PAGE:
In the wake of the COVID-19 pandemic, the Central government has allowed states and Union Territories to take Public Distribution System food grains for three months on credit. But will the system be able to deliver results, particularly in this hour of need?
India has one of the most extensive food security programs in the world. The current Targeted Public Distribution System (TPDS) extends to nearly two-thirds of its population. This TPDS, constituted under the National Food Security Act 2013, was envisioned to ensure “access to adequate quantity of quality food at affordable prices to people to live a life with dignity.” However, its well-documented inefficiencies leave much to be desired. One significant element that is absent in the present structure is the choice for beneficiaries. Beneficiaries should have the option to decide whether they want to receive their entitlement in cash or in-kind under TPDS. Currently, beneficiaries can only opt-in for the latter. That means they can only receive the grains which the government decides to provide – rice and wheat in most cases. How can we incorporate such flexibility into TPDS to improve the system?
Under the present TPDS, both Central and state governments play a role in ensuring access to food. The Central government is responsible for procuring food grains from farmers at minimum support prices, transporting and allocating them to each state. The state governments are responsible for identifying eligible households and distributing food grains to beneficiaries through Fair Price Shops. There are nearly 5.27 lakh Fair Price Shops operational across India where beneficiaries can purchase their monthly food grains entitlements at subsidised rates.
Despite being India’s flagship food security programme, TPDS suffers from significant flaws, especially in delivering the food grains. Stakeholders such as dealers of Fair Price Shops have an in-built incentive to “leak” food grains into the open market where they can sell the subsidised grains at higher rates. Moreover, research indicates that the current subsidy programme incentivises farmers to produce cereals such as wheat and rice that the government procures for the PDS instead of other and often more nutritious coarse grains such as jowar, bajra, ragi, etc.
Direct Benefits Transfers (DBTs) can ease this pressure on the system. By transferring money directly into the accounts of beneficiaries, the government could allow the beneficiaries to buy the food grains of their choice. Local grains such as jowar and bajra can then compete with rice and wheat on a level-playing field. These crops also have the potential to generate more income for farmers as they require less water and fertilisers, thereby reducing the production cost. Shopkeepers are also no longer incentivised to direct the grains into the open market as they get the market price from the beneficiaries. Moreover, with over 95 per cent population covered with Aadhaar and the increased financial inclusion in the past few years means that the government will be able to do DBT with ease and without leakages.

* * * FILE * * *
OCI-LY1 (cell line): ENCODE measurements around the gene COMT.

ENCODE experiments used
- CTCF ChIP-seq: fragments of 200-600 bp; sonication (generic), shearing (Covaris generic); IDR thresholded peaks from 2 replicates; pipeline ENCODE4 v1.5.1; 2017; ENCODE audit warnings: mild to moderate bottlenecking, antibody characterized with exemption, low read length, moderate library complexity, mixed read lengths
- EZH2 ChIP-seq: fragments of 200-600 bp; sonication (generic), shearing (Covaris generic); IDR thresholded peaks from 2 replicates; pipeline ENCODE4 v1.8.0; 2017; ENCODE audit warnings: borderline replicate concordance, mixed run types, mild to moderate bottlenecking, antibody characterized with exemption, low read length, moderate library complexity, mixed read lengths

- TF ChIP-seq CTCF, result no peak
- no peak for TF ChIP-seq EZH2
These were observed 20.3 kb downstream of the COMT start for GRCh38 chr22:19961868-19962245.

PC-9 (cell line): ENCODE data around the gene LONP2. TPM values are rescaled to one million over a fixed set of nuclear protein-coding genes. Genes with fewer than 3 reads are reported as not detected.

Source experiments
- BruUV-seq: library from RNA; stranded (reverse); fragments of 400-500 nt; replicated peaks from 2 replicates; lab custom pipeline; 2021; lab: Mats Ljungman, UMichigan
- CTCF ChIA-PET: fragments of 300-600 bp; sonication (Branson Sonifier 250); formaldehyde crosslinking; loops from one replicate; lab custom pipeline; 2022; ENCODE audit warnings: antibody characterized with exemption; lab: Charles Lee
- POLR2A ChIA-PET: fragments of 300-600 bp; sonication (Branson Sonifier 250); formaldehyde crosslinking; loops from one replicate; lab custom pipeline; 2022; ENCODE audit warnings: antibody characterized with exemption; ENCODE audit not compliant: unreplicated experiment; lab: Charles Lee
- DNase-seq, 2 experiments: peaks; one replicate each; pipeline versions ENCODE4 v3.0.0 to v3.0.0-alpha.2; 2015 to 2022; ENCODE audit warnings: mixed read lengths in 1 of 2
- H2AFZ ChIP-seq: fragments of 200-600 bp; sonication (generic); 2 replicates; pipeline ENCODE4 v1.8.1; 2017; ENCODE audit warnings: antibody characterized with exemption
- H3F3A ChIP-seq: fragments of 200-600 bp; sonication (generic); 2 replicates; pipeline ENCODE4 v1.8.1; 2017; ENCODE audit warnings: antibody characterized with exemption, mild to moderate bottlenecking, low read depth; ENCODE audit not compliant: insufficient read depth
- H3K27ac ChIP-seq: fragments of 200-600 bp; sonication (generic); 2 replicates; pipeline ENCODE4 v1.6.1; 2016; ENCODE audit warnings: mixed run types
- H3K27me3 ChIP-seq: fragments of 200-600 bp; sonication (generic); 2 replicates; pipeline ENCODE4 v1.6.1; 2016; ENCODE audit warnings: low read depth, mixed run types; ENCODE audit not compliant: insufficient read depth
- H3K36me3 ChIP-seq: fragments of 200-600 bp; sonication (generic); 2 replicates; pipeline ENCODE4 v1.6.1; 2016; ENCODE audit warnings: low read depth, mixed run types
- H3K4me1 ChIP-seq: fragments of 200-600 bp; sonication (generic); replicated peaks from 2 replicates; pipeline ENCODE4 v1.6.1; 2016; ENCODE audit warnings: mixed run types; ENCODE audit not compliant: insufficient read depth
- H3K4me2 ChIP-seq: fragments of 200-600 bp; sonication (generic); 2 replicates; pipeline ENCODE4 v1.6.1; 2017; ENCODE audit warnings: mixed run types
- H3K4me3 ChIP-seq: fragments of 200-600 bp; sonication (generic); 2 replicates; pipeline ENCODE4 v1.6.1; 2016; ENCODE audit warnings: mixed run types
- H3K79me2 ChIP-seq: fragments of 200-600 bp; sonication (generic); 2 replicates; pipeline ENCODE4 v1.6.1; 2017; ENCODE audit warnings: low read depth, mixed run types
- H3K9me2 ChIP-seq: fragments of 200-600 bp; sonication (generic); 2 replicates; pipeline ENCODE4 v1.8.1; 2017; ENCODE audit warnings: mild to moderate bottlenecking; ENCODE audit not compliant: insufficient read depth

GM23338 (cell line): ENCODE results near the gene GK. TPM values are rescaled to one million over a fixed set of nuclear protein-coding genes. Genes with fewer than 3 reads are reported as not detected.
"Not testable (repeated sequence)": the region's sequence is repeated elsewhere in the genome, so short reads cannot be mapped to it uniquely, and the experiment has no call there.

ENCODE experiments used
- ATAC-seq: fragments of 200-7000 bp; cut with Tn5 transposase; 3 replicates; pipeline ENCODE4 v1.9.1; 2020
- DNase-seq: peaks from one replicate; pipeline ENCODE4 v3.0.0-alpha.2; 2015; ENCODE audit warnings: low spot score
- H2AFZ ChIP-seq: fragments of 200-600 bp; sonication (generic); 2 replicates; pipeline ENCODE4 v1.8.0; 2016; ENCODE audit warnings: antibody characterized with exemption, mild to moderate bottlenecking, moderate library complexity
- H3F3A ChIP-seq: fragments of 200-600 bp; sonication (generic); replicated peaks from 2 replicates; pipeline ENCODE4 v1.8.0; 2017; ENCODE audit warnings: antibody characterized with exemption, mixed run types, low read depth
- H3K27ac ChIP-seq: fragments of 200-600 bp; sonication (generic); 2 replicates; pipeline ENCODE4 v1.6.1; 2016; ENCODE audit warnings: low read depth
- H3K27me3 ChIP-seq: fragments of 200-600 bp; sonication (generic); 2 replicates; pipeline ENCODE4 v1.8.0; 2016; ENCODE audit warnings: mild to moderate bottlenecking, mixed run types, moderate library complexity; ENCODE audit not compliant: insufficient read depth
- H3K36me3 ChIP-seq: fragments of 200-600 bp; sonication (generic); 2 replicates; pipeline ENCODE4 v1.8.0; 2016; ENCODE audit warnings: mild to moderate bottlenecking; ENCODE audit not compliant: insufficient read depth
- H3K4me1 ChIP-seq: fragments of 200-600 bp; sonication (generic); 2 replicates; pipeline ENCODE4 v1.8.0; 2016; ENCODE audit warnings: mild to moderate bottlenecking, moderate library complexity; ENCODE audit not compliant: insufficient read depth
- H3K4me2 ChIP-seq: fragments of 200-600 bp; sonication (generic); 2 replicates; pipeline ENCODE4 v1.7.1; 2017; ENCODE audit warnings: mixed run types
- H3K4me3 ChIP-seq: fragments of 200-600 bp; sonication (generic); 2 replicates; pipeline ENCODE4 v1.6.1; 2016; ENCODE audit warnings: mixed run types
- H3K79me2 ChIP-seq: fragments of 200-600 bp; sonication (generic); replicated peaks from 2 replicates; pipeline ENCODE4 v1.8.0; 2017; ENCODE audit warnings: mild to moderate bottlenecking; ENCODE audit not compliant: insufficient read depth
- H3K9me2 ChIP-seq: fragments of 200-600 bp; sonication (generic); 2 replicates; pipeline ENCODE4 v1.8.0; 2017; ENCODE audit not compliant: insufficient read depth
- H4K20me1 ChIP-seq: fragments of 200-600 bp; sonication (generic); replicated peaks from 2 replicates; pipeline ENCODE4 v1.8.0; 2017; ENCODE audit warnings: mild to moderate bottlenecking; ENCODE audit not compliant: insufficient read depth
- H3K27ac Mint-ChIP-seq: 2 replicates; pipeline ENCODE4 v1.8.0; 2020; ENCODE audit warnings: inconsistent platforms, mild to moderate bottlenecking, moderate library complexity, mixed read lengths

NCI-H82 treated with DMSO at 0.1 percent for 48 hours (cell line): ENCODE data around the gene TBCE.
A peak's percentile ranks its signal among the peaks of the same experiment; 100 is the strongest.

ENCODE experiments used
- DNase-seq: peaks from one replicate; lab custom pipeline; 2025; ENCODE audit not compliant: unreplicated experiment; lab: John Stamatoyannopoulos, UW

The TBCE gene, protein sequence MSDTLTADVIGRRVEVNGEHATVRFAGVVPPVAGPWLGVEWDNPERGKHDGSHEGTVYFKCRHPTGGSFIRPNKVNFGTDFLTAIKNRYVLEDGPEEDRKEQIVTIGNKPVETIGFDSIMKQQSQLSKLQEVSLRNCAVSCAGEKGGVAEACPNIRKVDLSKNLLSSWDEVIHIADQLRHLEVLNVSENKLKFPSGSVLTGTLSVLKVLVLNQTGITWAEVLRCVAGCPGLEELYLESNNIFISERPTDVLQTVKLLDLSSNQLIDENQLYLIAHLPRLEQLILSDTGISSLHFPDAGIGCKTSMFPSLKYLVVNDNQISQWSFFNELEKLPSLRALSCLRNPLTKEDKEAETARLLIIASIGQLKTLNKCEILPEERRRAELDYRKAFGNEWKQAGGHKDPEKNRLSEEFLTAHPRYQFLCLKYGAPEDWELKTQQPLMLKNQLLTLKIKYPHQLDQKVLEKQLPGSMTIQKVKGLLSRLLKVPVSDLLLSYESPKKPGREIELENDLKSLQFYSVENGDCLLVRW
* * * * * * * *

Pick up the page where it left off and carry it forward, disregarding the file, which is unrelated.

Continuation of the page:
While cash transfers improve accountability mechanisms for retailers, choice and quality of the produce, implementation of this mechanism can take time given our limited State capacity. In 2015, Government of India rolled out DBTs in three Union Territories—Chandigarh, Puducherry and Dadra Nagar Haveli—in place of in-kind TPDS benefits. A process monitoring study of these DBTs from 2016 to 2017 showed that even though the beneficiary preference for DBTs over in-kind benefits in these states grew from 35 per cent to 65 per cent, around one in five beneficiaries reported not receiving the transfers.
Thus, instead of prescribing a single model for TPDS, we should allow beneficiaries to choose between in-kind benefits and cash transfers. Such a principles-based approach will improve the welfare of the beneficiaries by expanding their options. It will also strengthen the current TPDS as it will have to compete with the local grain market and other competitors for consumers. At the same time, we must be cautious in designing this system so that choice does not become woe for those who need it.
The opinions expressed in this essay are those of the authors. They do not purport to reflect the opinions or views of CCS.